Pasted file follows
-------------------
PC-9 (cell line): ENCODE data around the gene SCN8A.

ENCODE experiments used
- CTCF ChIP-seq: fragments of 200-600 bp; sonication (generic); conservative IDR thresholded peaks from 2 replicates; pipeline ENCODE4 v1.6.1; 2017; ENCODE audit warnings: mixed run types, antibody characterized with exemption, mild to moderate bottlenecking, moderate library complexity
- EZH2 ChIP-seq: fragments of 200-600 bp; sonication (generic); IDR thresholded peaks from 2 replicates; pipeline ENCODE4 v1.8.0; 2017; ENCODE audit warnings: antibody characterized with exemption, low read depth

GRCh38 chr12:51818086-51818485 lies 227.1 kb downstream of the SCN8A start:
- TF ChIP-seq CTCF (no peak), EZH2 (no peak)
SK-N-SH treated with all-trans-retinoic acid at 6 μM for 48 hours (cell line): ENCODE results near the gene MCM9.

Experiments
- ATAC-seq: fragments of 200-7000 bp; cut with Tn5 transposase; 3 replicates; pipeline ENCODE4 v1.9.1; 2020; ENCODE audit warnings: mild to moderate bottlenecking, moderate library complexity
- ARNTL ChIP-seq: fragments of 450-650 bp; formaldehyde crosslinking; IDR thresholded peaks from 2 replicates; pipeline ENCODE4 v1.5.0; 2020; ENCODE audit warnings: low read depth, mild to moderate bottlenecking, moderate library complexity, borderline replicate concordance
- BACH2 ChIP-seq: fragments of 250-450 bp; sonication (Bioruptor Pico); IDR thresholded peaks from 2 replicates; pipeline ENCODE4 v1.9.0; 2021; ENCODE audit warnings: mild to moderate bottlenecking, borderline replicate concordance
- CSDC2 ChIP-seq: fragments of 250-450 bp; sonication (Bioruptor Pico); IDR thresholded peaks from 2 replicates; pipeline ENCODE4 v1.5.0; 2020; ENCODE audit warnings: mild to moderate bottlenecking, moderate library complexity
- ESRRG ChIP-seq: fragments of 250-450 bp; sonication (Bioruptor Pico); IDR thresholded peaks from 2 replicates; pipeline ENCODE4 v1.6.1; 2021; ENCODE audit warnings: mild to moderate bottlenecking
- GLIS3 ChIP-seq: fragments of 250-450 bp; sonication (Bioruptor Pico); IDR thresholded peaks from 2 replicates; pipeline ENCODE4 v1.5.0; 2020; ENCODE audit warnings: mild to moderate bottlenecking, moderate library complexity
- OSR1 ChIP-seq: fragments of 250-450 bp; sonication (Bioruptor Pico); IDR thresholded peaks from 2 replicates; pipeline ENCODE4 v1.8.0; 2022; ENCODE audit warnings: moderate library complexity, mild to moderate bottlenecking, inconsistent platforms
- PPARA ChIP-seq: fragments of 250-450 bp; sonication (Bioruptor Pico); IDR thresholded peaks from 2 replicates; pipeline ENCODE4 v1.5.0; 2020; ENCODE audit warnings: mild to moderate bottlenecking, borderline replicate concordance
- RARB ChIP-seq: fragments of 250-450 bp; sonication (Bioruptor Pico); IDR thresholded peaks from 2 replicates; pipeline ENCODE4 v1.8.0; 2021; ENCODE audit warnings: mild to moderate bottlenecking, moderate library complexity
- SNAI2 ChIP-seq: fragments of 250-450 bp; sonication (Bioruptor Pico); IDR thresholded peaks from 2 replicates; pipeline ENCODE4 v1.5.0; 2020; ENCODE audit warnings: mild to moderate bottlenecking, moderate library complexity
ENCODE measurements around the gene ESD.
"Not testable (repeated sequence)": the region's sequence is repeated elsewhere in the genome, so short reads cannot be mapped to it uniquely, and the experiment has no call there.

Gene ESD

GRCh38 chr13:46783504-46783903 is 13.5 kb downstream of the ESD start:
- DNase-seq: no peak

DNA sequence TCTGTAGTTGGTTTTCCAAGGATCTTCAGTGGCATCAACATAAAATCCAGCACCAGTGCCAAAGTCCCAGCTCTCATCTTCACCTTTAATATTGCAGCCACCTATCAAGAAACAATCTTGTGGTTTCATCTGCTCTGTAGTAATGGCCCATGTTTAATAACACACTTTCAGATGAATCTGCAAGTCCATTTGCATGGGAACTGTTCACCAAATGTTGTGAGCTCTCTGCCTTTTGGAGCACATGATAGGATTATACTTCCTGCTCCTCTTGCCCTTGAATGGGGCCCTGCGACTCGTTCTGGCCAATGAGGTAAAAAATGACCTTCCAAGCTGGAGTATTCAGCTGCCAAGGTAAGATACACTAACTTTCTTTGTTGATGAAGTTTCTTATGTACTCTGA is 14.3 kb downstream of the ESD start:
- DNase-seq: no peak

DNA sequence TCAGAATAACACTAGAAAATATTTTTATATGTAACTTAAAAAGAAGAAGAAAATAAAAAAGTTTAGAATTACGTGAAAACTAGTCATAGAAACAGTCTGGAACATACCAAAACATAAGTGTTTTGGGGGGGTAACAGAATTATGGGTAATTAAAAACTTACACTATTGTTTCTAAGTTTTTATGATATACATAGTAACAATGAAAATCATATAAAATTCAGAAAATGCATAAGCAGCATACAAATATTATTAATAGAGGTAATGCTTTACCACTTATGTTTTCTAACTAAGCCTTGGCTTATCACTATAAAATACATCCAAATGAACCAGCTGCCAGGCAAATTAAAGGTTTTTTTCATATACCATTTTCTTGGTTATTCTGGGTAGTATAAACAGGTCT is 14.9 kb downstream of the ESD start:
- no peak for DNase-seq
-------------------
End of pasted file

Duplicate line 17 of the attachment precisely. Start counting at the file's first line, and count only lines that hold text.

- RARB ChIP-seq: fragments of 250-450 bp; sonication (Bioruptor Pico); IDR thresholded peaks from 2 replicates; pipeline ENCODE4 v1.8.0; 2021; ENCODE audit warnings: mild to moderate bottlenecking, moderate library complexity